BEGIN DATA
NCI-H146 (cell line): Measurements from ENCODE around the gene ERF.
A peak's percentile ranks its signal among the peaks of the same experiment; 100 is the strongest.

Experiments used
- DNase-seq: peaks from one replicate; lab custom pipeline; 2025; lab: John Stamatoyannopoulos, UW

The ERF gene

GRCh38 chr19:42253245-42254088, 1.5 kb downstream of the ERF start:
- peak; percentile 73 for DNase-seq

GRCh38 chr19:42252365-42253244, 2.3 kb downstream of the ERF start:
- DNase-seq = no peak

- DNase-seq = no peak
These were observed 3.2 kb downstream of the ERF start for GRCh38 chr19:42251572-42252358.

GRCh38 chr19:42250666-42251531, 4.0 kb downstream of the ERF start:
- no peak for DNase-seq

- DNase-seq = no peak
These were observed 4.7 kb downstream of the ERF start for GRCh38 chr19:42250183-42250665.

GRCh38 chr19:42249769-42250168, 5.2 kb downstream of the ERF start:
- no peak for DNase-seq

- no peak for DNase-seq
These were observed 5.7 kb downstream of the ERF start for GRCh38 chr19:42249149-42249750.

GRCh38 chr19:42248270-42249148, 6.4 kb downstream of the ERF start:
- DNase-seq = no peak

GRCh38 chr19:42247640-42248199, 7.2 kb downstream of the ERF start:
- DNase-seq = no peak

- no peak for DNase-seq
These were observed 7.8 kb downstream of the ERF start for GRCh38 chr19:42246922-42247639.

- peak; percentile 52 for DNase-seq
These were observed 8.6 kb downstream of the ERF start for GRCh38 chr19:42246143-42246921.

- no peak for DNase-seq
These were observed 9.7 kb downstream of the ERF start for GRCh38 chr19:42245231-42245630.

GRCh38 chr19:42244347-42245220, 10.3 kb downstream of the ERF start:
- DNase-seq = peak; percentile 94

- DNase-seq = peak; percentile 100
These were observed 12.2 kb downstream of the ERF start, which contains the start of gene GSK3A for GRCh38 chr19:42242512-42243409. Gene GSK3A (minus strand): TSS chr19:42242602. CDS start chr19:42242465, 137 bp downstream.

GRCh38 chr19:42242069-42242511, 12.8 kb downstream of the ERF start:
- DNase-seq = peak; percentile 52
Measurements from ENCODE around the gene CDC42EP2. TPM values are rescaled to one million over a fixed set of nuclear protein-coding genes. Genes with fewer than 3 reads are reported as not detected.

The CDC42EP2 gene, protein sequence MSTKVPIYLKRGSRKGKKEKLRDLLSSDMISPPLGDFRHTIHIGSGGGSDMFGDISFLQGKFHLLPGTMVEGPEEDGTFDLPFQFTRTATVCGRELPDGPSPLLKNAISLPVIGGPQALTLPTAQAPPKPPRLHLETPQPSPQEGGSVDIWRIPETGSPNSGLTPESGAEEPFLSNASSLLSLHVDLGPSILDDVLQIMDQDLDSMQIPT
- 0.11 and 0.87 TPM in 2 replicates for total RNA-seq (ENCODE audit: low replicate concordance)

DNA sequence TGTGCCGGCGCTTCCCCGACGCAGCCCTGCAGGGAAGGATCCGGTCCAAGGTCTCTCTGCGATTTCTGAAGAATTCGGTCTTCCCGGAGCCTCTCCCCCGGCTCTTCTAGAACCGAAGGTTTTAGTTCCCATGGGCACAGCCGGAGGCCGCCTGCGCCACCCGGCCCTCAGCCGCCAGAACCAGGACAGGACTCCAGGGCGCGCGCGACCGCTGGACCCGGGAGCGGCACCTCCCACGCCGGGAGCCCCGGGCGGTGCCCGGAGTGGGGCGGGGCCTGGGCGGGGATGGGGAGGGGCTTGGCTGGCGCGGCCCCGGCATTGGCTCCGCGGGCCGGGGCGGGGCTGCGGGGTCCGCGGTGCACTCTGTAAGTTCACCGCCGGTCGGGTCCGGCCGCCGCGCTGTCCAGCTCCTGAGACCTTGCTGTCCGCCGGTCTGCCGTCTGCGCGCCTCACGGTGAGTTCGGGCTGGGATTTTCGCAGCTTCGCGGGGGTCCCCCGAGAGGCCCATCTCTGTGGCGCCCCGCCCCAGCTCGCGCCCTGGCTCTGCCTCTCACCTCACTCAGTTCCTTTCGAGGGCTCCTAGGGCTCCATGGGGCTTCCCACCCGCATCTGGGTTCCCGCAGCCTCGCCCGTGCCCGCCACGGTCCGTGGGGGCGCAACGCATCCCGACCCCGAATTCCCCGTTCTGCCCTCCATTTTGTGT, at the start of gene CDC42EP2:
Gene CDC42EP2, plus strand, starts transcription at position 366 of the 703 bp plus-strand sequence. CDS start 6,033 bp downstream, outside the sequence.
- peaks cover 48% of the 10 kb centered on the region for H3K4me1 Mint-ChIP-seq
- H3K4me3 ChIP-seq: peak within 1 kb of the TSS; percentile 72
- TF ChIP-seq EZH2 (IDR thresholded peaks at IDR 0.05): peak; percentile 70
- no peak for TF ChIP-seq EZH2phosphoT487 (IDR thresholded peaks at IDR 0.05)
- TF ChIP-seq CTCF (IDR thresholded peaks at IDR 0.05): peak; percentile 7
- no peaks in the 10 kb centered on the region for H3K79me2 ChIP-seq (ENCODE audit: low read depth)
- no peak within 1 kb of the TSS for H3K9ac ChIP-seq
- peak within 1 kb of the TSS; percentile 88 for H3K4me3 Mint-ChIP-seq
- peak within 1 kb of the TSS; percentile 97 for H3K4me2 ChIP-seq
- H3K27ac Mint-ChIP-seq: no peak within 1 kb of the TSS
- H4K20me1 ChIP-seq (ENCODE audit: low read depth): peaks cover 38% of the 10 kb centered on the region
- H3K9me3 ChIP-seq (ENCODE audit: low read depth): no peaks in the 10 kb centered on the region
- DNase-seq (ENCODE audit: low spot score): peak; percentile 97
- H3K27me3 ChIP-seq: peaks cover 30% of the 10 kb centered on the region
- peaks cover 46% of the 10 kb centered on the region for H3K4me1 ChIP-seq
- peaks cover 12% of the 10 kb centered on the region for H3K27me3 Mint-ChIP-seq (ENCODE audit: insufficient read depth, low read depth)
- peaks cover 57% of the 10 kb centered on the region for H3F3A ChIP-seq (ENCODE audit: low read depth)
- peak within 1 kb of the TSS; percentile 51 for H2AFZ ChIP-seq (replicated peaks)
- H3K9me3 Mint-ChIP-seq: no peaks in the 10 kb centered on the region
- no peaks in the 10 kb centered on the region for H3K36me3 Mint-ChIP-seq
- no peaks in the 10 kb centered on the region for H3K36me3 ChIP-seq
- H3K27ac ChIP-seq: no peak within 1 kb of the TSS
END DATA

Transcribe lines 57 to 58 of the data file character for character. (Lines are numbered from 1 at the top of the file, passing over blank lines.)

- peaks cover 57% of the 10 kb centered on the region for H3F3A ChIP-seq (ENCODE audit: low read depth)
- peak within 1 kb of the TSS; percentile 51 for H2AFZ ChIP-seq (replicated peaks)